Madrasa education is very common among the Muslims in India. Hundreds of thousand Muslim children acquire their primary, and perhaps the only formal education in these madrasas. First we need to decide on the outcome which is expected out of these Madrasas. Is it Islamic academic scholar we are looking for? Or is it community leader we are expecting from it?
Answer to both the outcome would be different. If it is academic scholar that is expected then obviously specialization is required, there might be other debate on number of experts needed. If it is community leader which is expected then that leader should be well equipped with modern world requirements besides Islamic knowledge.
Unfortunately, instead of making distinction between the requirements, we have divided the need itself. Islam which didn’t divide knowledge or education into materialistic (Duniyawi) or divine (Deeni) but the followers did it.
Prophet Muhammad (saw) asked the prisoners of battle of Badr to educate10 Muslims and secure their freedom without ransom, now a question arises which education that Makkan prisoners gave to Muslims? Was it Quran and hadith knowledge or was it the general reading and writing skills? This is high time that we should stop discrimination of education system.
Currently, there is so much brouhaha around the implementation of NCERT books in Madrasas after the UP Deputy Chief Minister Dinesh Sharma in a tweet, said, “Madrasa board is planning to implement NCERT syllabus in Madrasas”. So let’s try to understand the Madrasa education system little bit.
Types of madrasas in India
Madrasas in India are mainly of two kinds:
- Madrasas affiliated to state governments:
- Some Indian states like Bihar, Bengal, Jharkhand and Assam have Madrasa board setup through which these madrasas draw salaries and collect grants from their respective governments. Although madrasas getting govt. grants are less in numbers.
- The curricula of these madrasas are by and large similar to those of state sponsored schools or colleges in addition to Islamic subjects.
- Madrasas run independently through community funding:
- The community based Muslim religious educational institutions are again of four types- (1) Maktab (2) Darul Qura’an (3) Madrasa and (4) Jamia which are institutions corresponding to schools, high schools, colleges and universities in modern education system.
- Common people call all these four types of Islamic educational institutions as madrasas.
The syllabus of later kind of Madrasas has always drawn attention from some section of society because of their backwardness in modern education. Many scholars held madrasa education responsible for the poor socio-economic condition of Indian Muslims.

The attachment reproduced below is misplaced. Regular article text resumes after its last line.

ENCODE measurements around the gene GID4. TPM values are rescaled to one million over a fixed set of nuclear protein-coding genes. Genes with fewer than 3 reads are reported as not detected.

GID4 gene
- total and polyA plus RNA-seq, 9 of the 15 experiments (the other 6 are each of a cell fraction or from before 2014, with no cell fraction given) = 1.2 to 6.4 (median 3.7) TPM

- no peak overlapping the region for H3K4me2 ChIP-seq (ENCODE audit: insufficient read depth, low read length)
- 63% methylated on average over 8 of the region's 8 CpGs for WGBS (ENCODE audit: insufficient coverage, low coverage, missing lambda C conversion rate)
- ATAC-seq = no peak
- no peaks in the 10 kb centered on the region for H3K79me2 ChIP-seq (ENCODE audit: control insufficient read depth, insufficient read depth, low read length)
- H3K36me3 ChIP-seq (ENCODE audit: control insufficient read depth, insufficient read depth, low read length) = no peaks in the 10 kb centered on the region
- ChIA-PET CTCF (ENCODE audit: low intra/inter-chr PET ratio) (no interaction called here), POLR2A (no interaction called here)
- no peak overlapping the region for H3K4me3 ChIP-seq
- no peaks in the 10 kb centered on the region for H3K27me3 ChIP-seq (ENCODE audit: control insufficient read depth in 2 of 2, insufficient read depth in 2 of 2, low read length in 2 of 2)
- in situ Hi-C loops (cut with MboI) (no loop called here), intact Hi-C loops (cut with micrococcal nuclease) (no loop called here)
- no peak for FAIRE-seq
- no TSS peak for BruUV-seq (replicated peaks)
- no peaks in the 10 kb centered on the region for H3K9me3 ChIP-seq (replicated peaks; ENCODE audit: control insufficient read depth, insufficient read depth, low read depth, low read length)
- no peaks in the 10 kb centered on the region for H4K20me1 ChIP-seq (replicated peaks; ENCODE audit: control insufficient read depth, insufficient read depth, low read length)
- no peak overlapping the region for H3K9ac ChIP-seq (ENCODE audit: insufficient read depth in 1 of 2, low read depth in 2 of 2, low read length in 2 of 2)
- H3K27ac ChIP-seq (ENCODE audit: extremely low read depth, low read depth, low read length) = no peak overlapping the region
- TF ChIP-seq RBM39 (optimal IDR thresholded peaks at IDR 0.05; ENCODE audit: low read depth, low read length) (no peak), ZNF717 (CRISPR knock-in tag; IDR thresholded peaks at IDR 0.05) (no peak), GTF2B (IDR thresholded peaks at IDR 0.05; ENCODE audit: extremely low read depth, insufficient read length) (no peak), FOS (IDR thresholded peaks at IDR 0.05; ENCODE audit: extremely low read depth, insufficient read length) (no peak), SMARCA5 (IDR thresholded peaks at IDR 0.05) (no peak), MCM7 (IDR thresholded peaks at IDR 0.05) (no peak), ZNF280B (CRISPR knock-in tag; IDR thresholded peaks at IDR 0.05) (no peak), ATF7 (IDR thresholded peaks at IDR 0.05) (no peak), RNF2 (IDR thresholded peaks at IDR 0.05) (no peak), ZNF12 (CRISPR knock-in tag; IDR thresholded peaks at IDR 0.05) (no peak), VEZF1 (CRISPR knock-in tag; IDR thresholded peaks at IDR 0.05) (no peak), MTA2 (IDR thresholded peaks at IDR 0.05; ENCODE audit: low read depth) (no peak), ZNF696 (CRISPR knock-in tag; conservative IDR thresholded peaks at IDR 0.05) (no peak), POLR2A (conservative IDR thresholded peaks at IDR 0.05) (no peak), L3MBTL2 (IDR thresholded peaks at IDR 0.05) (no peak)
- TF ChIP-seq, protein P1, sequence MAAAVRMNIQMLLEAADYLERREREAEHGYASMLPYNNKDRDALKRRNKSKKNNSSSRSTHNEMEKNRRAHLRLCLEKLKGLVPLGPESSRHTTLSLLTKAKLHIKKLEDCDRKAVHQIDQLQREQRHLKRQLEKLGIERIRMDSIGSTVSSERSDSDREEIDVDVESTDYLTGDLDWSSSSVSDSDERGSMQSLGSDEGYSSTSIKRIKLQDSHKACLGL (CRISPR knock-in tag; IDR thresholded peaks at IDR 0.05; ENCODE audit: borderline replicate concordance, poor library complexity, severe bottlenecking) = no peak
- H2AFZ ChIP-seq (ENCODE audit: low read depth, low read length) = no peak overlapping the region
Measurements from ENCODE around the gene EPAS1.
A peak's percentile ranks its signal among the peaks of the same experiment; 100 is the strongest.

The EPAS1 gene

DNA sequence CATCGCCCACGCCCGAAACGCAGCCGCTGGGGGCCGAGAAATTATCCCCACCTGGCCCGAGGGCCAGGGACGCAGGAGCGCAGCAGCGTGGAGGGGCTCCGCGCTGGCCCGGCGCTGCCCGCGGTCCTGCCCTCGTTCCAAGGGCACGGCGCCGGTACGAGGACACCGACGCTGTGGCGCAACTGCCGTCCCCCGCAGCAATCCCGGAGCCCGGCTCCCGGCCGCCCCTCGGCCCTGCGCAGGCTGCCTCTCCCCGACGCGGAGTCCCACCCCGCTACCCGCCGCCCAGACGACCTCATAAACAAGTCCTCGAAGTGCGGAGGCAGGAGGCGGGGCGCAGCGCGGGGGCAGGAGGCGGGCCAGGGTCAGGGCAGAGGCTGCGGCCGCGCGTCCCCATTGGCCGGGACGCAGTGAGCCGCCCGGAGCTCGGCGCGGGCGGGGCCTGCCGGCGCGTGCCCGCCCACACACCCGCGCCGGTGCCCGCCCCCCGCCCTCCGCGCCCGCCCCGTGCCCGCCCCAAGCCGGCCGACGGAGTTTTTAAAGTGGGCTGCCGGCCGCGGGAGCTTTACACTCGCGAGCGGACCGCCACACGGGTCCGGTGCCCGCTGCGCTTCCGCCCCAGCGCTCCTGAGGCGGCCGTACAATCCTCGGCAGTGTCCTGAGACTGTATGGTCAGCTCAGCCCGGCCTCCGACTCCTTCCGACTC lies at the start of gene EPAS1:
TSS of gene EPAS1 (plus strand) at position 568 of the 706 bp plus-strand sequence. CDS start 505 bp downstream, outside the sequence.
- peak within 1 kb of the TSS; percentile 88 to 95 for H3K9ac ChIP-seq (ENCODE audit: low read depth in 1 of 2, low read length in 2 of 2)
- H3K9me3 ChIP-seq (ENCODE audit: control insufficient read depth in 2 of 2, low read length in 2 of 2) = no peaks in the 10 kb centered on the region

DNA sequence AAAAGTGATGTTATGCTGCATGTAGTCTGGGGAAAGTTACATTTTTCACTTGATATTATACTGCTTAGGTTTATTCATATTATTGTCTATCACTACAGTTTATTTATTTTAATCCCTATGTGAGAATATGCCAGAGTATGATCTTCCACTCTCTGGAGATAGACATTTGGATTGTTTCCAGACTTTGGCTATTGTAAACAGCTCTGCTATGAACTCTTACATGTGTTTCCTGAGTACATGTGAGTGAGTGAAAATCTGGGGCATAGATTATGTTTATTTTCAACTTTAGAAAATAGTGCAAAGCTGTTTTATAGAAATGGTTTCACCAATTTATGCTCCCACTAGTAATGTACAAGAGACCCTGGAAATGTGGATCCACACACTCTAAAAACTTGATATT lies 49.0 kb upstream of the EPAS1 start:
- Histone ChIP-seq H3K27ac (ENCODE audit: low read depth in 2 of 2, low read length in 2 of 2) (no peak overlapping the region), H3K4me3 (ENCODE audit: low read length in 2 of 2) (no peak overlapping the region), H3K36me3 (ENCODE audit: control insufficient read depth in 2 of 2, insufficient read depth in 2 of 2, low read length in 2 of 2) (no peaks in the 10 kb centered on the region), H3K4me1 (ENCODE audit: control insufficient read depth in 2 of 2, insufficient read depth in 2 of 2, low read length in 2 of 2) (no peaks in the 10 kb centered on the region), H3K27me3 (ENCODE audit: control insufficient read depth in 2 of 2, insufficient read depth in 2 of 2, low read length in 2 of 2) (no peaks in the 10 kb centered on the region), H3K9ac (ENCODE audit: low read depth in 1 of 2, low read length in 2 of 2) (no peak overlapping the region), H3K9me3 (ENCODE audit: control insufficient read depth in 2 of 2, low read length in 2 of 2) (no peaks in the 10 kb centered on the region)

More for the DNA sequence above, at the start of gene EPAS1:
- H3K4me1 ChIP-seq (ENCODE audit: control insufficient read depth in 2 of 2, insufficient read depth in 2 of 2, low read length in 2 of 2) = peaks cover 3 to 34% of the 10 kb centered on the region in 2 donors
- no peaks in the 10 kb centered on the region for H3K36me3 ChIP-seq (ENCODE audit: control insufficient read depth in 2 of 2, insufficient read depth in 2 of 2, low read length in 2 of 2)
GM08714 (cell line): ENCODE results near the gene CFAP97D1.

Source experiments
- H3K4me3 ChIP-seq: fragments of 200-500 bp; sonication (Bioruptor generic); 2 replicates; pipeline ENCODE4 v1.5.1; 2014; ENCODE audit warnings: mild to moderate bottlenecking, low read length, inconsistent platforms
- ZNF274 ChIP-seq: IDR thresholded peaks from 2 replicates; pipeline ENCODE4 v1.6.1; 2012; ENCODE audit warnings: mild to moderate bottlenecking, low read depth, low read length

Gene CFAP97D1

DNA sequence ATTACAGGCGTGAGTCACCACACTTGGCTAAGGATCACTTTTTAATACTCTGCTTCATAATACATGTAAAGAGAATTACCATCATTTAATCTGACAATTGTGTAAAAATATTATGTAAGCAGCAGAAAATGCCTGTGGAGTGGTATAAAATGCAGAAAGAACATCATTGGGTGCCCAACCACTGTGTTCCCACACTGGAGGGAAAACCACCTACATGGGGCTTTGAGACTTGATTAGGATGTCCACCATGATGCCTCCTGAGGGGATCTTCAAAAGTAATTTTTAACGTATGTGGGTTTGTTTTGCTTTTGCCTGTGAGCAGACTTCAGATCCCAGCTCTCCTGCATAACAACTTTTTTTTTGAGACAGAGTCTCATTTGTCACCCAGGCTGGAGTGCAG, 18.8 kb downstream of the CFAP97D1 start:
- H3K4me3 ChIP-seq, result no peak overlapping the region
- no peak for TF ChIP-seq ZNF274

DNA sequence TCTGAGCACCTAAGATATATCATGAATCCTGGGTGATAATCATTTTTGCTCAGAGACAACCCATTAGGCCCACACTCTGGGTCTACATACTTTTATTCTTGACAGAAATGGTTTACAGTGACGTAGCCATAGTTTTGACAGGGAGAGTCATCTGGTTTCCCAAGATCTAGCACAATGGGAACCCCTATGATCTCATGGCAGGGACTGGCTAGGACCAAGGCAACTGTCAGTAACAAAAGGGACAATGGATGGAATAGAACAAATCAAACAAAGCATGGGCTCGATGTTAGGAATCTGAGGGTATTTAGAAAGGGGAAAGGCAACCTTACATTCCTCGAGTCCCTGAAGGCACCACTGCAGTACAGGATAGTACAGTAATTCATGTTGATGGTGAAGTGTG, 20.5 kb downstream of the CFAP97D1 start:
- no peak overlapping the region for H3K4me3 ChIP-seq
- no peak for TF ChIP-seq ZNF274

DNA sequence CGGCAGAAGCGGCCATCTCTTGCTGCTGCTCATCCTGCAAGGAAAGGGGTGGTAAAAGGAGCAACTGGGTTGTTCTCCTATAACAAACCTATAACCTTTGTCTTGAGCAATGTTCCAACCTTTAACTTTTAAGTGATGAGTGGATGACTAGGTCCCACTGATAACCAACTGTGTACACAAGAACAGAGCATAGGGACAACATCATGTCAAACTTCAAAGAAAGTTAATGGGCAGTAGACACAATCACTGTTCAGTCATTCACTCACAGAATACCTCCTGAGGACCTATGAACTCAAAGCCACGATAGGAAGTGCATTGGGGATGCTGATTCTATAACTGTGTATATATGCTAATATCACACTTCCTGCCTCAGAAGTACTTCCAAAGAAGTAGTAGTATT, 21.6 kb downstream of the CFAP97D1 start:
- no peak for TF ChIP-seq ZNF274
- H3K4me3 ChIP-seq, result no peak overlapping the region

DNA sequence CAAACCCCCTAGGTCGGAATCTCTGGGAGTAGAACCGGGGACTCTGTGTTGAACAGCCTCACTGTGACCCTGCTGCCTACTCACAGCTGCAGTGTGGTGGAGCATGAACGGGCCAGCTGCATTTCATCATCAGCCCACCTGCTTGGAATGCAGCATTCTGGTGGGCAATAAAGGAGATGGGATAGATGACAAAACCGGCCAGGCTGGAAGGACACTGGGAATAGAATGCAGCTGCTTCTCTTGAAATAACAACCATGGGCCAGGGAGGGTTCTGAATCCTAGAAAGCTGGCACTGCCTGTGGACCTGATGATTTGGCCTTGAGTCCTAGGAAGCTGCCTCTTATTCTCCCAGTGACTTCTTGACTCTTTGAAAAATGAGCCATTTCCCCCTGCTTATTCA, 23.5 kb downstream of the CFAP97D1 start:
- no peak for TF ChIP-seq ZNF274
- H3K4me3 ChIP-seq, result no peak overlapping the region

Although reforms have been pushed lately but lack of centralization has limited the widespread reach. Several madrasas have implemented modern education till some extent. For example, Islamic Educational Board of India (IEBI) which manages education system for 10000 odd madrasas across India where approx. 15 lakh students are studying in those madrasas. IEBI’s Karnataka chapter has adopted CBSE form of education last year which manages almost 1000 madrasas across the state.
Now let’s come to the first kind of Madrasas which are affiliated to state governments, they are part of central system under state’s respective Madrasa board. As they get somewhat financial aid from the state government, they are bound to state government’s recommendations.
NCERT books being mandated in UP is a recommendation by a state government in which Madrasas have little role to play. Although at first glance the recommendation demands the applause because it will make the Madrasa student equivalent to school or college educated kid in terms of modern education which will open many doors of jobs for them.
Urdu media has shown some reservations as the recent controversies surrounding the saffronisation of education. But that is of little help as the state government has the authority over the education system which also includes govt. aided Madrasas.
NCERT books are almost implemented in all types of education system be it CBSE or ICSE and some state boards as well. The Muslim children who are studying in the modern education system are already following these books in their syllabus.
In my humble opinion, Urdu media and Madrasas should stop this fuss about the NCERT books implementation. As a last resort, if Madrasas suspect foul play then they can opt out of government aid and make themselves free from the government bound.
We should not let our ancestor feel betrayed who fought very hard to educate our children because the absence of modern education in madrasa trained person leaves them without any option to improve their own material prosperity or to provide proper leadership to their own community.